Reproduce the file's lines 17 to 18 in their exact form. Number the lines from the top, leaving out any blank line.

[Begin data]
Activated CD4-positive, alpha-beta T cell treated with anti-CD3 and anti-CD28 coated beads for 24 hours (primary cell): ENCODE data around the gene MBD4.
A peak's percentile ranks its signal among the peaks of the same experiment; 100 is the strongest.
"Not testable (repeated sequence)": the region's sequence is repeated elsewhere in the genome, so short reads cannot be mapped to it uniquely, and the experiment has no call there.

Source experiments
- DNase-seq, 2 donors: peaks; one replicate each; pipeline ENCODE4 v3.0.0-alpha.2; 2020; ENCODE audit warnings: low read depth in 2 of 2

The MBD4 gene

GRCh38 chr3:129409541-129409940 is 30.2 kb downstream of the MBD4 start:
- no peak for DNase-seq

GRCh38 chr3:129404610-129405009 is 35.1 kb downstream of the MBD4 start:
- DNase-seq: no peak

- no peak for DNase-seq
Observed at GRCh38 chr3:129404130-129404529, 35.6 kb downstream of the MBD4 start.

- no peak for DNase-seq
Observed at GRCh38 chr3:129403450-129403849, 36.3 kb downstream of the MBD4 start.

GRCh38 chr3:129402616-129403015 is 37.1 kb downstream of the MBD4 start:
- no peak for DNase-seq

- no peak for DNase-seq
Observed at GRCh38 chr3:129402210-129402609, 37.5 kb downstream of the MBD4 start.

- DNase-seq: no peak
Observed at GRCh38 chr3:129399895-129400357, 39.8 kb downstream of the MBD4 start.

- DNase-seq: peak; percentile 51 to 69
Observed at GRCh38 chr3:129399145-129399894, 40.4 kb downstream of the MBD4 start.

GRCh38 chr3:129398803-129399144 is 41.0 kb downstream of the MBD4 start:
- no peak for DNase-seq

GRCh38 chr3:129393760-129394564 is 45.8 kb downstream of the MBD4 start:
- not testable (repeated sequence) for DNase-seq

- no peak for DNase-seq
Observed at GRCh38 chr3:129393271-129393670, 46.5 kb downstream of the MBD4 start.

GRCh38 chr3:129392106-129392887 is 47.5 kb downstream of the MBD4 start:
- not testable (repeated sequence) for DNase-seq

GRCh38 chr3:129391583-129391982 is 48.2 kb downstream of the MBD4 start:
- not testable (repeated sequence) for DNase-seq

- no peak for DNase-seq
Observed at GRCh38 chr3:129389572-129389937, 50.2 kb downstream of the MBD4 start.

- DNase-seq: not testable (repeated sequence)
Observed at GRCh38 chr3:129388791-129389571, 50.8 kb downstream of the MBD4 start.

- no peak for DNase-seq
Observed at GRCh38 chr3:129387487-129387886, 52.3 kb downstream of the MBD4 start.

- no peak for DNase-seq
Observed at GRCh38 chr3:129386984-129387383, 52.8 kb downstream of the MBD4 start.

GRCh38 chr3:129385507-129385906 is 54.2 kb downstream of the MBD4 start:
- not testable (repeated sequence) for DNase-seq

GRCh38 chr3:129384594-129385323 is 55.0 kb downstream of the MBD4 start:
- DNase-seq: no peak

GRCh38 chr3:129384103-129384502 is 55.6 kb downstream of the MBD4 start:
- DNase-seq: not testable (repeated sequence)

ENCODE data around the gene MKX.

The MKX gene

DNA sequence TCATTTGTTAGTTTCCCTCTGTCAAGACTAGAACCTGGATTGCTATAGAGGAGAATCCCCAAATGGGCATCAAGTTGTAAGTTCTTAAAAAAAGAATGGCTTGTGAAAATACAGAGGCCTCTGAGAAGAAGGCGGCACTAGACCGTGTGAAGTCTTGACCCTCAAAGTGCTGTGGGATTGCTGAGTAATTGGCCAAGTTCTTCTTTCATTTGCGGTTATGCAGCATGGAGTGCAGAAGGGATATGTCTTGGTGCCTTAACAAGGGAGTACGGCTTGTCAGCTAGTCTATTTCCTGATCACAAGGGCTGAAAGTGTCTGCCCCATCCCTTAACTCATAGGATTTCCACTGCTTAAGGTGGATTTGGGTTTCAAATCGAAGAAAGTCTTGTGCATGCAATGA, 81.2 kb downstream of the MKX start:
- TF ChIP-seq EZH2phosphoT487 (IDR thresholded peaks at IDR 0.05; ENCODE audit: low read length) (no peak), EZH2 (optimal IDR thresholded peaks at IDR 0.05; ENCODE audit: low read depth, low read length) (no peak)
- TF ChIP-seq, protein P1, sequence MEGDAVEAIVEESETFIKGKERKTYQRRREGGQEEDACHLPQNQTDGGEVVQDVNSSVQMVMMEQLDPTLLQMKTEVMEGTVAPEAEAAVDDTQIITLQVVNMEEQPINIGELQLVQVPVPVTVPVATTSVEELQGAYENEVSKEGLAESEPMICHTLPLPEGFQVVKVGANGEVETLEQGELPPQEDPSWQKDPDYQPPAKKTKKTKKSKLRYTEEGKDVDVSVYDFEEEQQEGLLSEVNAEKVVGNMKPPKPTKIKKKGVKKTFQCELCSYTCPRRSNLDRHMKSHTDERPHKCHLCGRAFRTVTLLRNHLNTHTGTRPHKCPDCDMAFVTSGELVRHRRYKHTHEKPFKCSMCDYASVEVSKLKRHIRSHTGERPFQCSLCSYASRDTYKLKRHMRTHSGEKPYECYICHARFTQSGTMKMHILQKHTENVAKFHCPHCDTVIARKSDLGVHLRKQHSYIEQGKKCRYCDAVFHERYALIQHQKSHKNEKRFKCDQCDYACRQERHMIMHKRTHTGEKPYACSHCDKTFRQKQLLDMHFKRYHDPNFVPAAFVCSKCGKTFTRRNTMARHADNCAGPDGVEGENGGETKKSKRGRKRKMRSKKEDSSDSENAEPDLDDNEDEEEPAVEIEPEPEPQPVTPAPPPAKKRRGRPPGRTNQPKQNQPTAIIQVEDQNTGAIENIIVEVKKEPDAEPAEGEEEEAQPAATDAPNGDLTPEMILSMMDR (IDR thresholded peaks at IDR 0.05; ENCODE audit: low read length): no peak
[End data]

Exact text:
- no peak for DNase-seq
Observed at GRCh38 chr3:129402210-129402609, 37.5 kb downstream of the MBD4 start.